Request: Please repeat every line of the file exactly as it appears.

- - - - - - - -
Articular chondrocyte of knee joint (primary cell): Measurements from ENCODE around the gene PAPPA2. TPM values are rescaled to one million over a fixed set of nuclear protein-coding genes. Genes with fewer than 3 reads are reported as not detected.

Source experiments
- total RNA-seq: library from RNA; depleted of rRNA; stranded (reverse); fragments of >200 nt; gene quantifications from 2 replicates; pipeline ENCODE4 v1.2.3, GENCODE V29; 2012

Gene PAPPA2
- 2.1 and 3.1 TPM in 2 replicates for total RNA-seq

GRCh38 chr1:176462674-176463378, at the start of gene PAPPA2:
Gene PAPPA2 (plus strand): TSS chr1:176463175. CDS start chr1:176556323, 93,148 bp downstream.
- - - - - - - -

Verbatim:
Articular chondrocyte of knee joint (primary cell): Measurements from ENCODE around the gene PAPPA2. TPM values are rescaled to one million over a fixed set of nuclear protein-coding genes. Genes with fewer than 3 reads are reported as not detected.

Source experiments
- total RNA-seq: library from RNA; depleted of rRNA; stranded (reverse); fragments of >200 nt; gene quantifications from 2 replicates; pipeline ENCODE4 v1.2.3, GENCODE V29; 2012

Gene PAPPA2
- 2.1 and 3.1 TPM in 2 replicates for total RNA-seq

GRCh38 chr1:176462674-176463378, at the start of gene PAPPA2:
Gene PAPPA2 (plus strand): TSS chr1:176463175. CDS start chr1:176556323, 93,148 bp downstream.